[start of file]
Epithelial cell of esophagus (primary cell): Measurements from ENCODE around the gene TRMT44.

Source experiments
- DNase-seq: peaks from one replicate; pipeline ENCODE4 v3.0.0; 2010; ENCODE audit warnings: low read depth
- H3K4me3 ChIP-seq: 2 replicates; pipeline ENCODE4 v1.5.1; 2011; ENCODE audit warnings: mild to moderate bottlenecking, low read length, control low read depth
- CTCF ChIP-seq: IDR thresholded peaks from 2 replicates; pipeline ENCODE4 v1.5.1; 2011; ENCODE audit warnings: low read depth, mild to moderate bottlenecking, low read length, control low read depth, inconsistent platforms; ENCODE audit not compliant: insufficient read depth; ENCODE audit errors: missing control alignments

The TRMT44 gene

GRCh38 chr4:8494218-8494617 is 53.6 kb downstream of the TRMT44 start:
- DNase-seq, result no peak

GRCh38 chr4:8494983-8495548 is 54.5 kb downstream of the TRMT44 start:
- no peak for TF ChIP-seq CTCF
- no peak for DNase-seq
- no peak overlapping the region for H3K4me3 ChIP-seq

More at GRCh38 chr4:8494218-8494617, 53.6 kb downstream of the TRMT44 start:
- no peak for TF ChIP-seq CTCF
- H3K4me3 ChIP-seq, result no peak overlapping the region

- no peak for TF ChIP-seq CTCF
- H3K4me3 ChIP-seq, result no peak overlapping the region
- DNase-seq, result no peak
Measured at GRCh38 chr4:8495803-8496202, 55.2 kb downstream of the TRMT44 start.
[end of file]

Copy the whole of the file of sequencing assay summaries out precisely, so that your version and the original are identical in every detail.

Epithelial cell of esophagus (primary cell): Measurements from ENCODE around the gene TRMT44.

Source experiments
- DNase-seq: peaks from one replicate; pipeline ENCODE4 v3.0.0; 2010; ENCODE audit warnings: low read depth
- H3K4me3 ChIP-seq: 2 replicates; pipeline ENCODE4 v1.5.1; 2011; ENCODE audit warnings: mild to moderate bottlenecking, low read length, control low read depth
- CTCF ChIP-seq: IDR thresholded peaks from 2 replicates; pipeline ENCODE4 v1.5.1; 2011; ENCODE audit warnings: low read depth, mild to moderate bottlenecking, low read length, control low read depth, inconsistent platforms; ENCODE audit not compliant: insufficient read depth; ENCODE audit errors: missing control alignments

The TRMT44 gene

GRCh38 chr4:8494218-8494617 is 53.6 kb downstream of the TRMT44 start:
- DNase-seq, result no peak

GRCh38 chr4:8494983-8495548 is 54.5 kb downstream of the TRMT44 start:
- no peak for TF ChIP-seq CTCF
- no peak for DNase-seq
- no peak overlapping the region for H3K4me3 ChIP-seq

More at GRCh38 chr4:8494218-8494617, 53.6 kb downstream of the TRMT44 start:
- no peak for TF ChIP-seq CTCF
- H3K4me3 ChIP-seq, result no peak overlapping the region

- no peak for TF ChIP-seq CTCF
- H3K4me3 ChIP-seq, result no peak overlapping the region
- DNase-seq, result no peak
Measured at GRCh38 chr4:8495803-8496202, 55.2 kb downstream of the TRMT44 start.